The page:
Wouter Poels, Thomas Danielson, Davide Vigano, and Mikel Astarloza are already withdrawn, many people are pretty beat up.

The good news is that today we have a nice, safe, sane Mountain stage where the all-rounder GC contenders may be able to put on a move or two.  There are two category 3s and a category 1.  The Points award is just before the first peak.

General Classification

Place Rider Team Time/Delta

Today and Sunday 8 am live coverage will be on NBC proper.  Coverage is customarily on Vs. (NBC Sports) starting at 8 am with repeats at noon, 2:30 pm, 8 pm, and midnight.  There will be some streaming evidently, but not all of it is free.

Sites of Interest-

The Stars Hollow Gazette Tags-

Pretty tables-

Popular Culture 20120706: The Hateful American Family Association (With Poll!)

I am not ready to start a new, long series about music just yet, so tonight we shall discuss the hate filled, venom spitting American Family Association (AFA).  This is one of the most conservative, evangelical groups that exists and qualifies as being termed a hate group by the Southern Poverty Law Center.

I go back a very long time with the AFA.  When I lived in Arkansas, their radio stations were everywhere (as they are now) and they had also started a website, afa.net.  They also run a radical news organization, onenewsnow.com (ONN).  It is interesting that this could be pronounced either “one news now”, or “one new snow”.  I like the latter better because their “articles” are a big snow job for the most part.  It is ironic that ONN is also the acronym for Onion News Network, and their stories are often more realistic that the AFA ones are.  I commented on some of their news articles and drew the wrath of the son of the founder.  I wish I still had the emails that he sent me; they were mean spirited and nasty.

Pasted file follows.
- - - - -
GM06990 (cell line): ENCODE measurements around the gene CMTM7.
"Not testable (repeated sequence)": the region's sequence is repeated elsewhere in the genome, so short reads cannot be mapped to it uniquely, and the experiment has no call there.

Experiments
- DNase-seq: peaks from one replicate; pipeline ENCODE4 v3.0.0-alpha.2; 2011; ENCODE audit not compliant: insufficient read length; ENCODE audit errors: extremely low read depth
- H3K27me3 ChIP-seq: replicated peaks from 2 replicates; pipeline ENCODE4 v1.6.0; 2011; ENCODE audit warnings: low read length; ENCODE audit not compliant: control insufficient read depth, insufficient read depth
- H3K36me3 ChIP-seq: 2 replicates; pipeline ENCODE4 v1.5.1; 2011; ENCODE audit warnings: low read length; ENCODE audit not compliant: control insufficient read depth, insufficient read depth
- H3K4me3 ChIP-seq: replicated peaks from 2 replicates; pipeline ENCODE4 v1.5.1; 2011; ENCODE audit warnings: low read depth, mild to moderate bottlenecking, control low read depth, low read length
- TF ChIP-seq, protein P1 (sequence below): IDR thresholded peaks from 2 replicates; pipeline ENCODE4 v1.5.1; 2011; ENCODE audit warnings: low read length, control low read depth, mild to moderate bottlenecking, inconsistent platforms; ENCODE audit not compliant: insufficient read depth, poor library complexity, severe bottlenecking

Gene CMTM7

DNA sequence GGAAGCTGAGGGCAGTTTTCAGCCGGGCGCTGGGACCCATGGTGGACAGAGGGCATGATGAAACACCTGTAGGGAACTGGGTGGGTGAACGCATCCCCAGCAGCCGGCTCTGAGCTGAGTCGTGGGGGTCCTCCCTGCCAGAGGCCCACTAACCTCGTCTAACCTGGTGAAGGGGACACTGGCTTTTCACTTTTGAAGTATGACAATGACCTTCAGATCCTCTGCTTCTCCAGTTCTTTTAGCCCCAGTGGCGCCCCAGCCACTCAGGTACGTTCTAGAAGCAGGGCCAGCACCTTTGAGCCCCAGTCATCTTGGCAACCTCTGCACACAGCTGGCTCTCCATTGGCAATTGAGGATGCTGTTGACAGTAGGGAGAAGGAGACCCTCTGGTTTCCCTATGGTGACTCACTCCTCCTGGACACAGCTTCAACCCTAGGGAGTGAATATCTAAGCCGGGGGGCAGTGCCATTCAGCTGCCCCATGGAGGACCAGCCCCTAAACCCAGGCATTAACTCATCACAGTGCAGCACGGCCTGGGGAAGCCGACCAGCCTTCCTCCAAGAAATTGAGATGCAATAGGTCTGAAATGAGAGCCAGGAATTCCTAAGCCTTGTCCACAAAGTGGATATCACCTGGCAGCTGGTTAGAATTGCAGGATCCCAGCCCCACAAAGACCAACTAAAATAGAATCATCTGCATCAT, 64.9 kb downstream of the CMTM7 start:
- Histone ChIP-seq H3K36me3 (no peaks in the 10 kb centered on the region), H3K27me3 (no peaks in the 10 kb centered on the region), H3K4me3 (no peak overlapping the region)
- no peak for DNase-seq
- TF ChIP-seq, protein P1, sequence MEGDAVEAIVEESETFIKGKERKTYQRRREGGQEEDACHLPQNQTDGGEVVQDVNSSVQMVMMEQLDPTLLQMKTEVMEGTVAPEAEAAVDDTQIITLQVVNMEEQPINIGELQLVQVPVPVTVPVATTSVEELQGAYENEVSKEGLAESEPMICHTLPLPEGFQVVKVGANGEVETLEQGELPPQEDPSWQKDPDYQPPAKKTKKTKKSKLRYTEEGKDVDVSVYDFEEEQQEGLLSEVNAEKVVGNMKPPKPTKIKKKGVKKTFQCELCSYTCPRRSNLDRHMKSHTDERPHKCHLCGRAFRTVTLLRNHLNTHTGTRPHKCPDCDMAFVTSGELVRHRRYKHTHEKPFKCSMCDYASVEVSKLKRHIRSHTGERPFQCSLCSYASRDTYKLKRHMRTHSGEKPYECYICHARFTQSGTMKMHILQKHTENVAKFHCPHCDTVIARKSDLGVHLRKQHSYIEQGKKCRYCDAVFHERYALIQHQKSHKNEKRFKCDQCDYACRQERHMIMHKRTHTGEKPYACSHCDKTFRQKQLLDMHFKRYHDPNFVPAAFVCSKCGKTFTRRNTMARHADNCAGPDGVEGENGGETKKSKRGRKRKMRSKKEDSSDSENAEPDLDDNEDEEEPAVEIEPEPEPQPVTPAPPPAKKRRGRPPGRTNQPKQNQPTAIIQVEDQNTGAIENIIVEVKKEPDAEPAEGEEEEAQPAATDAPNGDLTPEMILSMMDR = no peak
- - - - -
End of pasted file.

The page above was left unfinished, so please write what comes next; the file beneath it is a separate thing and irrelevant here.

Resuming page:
Before we get very far into this, let me make my philosophy clear.  I am not a believer in any religion, but I am not one of those “evangelical atheists” who want to make it difficult for believers.  I just do not think that public funds should be expended to promote any religion, regardless of what the particular religion is.  Likewise, I do not think that public funds should be expended to suppress any religion.  I am a live and let live sort of person, unless someone threatens me or my loved ones.  The AFA, in my estimate, threatens all of us who do not agree with them.